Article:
Perhaps you’re tired of reading another man’s opinion about the role of women in the church. Perhaps a million examples of exceptional women come to your mind, whose impact still seems to legitimize their accomplishments in positions of ministry that I do not endorse. While my words have been relatively few concerning an ever-broadening dialog on this topic, I hope my voice is one that simply calls us to look aside from all other reasons that society has to offer and to focus in on the inspired and inerrant Word of God; to ponder how God has designed for the ultimate edification of His church. His ways seldom seem to be the popular method. His process rarely coincides with our comforts and/or desires, but we can be confident that His way is always in the ultimate, best interest of His people, both for men and for women.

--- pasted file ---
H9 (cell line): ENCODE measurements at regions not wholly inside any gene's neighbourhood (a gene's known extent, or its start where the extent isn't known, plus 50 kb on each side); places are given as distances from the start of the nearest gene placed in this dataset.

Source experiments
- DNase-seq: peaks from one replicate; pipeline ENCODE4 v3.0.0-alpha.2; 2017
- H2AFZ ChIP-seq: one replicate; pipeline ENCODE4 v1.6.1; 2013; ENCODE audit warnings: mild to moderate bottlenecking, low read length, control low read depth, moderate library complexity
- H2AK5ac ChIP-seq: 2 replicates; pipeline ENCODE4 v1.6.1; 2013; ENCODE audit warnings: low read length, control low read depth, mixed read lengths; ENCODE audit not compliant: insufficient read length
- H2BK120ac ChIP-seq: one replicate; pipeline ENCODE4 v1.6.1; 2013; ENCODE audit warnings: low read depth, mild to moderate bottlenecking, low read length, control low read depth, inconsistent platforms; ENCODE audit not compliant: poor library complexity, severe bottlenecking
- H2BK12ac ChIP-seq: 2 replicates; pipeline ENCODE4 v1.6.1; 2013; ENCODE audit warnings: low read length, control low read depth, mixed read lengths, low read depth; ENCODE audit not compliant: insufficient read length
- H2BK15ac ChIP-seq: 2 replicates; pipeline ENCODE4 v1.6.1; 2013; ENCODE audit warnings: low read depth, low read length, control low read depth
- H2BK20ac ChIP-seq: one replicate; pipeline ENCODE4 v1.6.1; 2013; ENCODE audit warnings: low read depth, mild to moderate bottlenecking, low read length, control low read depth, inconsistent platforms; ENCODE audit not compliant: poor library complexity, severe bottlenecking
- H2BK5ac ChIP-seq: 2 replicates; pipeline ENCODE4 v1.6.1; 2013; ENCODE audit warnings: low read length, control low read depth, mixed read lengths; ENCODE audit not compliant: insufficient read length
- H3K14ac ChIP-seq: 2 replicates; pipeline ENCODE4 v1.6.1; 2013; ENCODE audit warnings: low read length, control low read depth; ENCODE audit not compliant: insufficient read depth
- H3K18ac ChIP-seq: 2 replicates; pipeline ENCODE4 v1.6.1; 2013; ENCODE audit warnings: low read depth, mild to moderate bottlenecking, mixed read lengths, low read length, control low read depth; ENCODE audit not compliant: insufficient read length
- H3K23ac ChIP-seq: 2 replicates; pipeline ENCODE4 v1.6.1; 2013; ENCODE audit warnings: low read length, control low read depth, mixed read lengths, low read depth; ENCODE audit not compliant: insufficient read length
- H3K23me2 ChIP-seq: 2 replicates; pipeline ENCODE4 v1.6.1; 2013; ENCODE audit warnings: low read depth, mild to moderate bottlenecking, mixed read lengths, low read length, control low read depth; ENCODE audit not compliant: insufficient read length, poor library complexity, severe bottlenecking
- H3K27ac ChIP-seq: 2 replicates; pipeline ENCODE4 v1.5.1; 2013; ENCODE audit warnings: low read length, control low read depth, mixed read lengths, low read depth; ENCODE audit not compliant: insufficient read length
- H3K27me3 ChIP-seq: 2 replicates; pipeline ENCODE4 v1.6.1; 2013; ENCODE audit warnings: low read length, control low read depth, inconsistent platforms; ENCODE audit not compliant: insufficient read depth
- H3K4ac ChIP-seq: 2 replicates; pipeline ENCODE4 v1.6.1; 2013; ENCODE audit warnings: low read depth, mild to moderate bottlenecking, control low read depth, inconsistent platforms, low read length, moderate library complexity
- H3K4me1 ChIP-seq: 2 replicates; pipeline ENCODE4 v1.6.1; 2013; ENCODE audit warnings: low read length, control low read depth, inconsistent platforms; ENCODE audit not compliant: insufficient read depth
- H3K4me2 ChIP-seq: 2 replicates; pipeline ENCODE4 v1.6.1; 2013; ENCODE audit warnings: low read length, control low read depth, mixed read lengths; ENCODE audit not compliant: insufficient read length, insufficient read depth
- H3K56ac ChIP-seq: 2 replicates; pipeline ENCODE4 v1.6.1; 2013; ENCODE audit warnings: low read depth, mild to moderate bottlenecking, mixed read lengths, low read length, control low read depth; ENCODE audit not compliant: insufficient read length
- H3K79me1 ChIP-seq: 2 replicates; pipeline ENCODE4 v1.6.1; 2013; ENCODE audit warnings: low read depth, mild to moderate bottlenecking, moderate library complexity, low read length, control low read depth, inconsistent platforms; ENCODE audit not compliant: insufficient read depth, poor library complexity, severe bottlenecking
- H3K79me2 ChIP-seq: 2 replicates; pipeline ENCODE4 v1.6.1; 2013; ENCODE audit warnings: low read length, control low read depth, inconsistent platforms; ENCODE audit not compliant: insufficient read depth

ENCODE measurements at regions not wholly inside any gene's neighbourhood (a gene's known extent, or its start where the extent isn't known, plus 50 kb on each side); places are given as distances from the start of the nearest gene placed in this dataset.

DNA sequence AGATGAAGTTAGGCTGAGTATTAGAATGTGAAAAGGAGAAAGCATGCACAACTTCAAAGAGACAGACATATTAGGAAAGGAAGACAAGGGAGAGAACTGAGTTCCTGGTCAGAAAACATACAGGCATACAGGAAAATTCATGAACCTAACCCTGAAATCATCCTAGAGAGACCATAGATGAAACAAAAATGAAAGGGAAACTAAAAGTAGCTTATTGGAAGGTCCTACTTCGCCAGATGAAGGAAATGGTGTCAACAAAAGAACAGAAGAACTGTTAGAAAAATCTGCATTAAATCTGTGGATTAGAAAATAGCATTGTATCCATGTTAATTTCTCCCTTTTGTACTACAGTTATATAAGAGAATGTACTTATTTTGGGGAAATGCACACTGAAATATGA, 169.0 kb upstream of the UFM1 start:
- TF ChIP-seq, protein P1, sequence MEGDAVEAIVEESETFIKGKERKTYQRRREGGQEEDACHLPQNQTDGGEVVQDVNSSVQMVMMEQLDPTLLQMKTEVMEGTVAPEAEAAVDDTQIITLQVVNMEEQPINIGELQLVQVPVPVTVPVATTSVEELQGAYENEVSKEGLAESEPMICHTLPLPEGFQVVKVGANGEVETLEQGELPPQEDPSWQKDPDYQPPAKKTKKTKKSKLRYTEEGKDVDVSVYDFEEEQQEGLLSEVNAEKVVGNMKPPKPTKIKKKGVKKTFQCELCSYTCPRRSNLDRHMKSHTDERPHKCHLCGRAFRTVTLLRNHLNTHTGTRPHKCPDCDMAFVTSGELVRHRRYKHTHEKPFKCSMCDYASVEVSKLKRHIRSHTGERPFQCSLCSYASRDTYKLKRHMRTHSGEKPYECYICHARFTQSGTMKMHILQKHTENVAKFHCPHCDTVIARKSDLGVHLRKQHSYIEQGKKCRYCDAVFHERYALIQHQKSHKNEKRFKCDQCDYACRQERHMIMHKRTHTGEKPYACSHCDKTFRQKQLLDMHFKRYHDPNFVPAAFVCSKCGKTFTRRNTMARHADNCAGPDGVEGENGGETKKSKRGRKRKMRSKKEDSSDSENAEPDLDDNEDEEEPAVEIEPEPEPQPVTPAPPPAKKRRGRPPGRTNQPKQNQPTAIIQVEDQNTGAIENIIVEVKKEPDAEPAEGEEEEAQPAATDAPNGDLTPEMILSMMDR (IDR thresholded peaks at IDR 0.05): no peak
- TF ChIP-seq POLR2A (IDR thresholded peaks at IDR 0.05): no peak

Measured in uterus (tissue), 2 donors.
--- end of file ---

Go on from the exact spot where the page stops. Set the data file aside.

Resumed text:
More to consider:
Michael Conn comes from the corn fields of south-west/central Ohio and is a loyal, home-grown Reds fan. Michael attended Bob Jones University where he finished a BA in Bible and a MA in Ministry. It was also at BJU that Michael met his lovely wife, Irene. God instrumentally brought Michael back to central Ohio while Irene completed a MS degree at the Ohio State University. It is back here in his beloved home state that Michael now serves as the Assistant Pastor of Calvary Bible Church in Columbus, OH.